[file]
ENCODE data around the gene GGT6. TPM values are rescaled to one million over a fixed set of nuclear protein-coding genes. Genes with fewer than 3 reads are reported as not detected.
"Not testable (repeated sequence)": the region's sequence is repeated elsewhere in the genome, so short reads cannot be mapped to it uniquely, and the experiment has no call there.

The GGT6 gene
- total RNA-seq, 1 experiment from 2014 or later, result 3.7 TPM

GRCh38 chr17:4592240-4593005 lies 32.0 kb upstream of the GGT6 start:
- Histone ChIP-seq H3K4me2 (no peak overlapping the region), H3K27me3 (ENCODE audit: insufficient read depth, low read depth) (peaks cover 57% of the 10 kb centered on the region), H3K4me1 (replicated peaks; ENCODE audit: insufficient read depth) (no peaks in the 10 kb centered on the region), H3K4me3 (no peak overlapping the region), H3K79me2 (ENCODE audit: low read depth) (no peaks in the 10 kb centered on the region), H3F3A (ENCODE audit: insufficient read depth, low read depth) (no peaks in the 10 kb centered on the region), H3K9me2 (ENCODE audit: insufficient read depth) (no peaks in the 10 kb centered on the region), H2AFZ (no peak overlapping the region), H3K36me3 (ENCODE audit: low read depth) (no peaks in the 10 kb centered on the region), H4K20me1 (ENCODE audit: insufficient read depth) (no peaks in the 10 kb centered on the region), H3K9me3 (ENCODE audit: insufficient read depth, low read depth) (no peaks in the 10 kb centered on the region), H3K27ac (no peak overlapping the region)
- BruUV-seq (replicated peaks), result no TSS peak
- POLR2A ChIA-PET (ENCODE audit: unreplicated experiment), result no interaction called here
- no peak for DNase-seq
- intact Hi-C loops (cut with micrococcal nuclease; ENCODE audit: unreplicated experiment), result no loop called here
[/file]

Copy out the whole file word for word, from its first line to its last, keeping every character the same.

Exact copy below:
ENCODE data around the gene GGT6. TPM values are rescaled to one million over a fixed set of nuclear protein-coding genes. Genes with fewer than 3 reads are reported as not detected.
"Not testable (repeated sequence)": the region's sequence is repeated elsewhere in the genome, so short reads cannot be mapped to it uniquely, and the experiment has no call there.

The GGT6 gene
- total RNA-seq, 1 experiment from 2014 or later, result 3.7 TPM

GRCh38 chr17:4592240-4593005 lies 32.0 kb upstream of the GGT6 start:
- Histone ChIP-seq H3K4me2 (no peak overlapping the region), H3K27me3 (ENCODE audit: insufficient read depth, low read depth) (peaks cover 57% of the 10 kb centered on the region), H3K4me1 (replicated peaks; ENCODE audit: insufficient read depth) (no peaks in the 10 kb centered on the region), H3K4me3 (no peak overlapping the region), H3K79me2 (ENCODE audit: low read depth) (no peaks in the 10 kb centered on the region), H3F3A (ENCODE audit: insufficient read depth, low read depth) (no peaks in the 10 kb centered on the region), H3K9me2 (ENCODE audit: insufficient read depth) (no peaks in the 10 kb centered on the region), H2AFZ (no peak overlapping the region), H3K36me3 (ENCODE audit: low read depth) (no peaks in the 10 kb centered on the region), H4K20me1 (ENCODE audit: insufficient read depth) (no peaks in the 10 kb centered on the region), H3K9me3 (ENCODE audit: insufficient read depth, low read depth) (no peaks in the 10 kb centered on the region), H3K27ac (no peak overlapping the region)
- BruUV-seq (replicated peaks), result no TSS peak
- POLR2A ChIA-PET (ENCODE audit: unreplicated experiment), result no interaction called here
- no peak for DNase-seq
- intact Hi-C loops (cut with micrococcal nuclease; ENCODE audit: unreplicated experiment), result no loop called here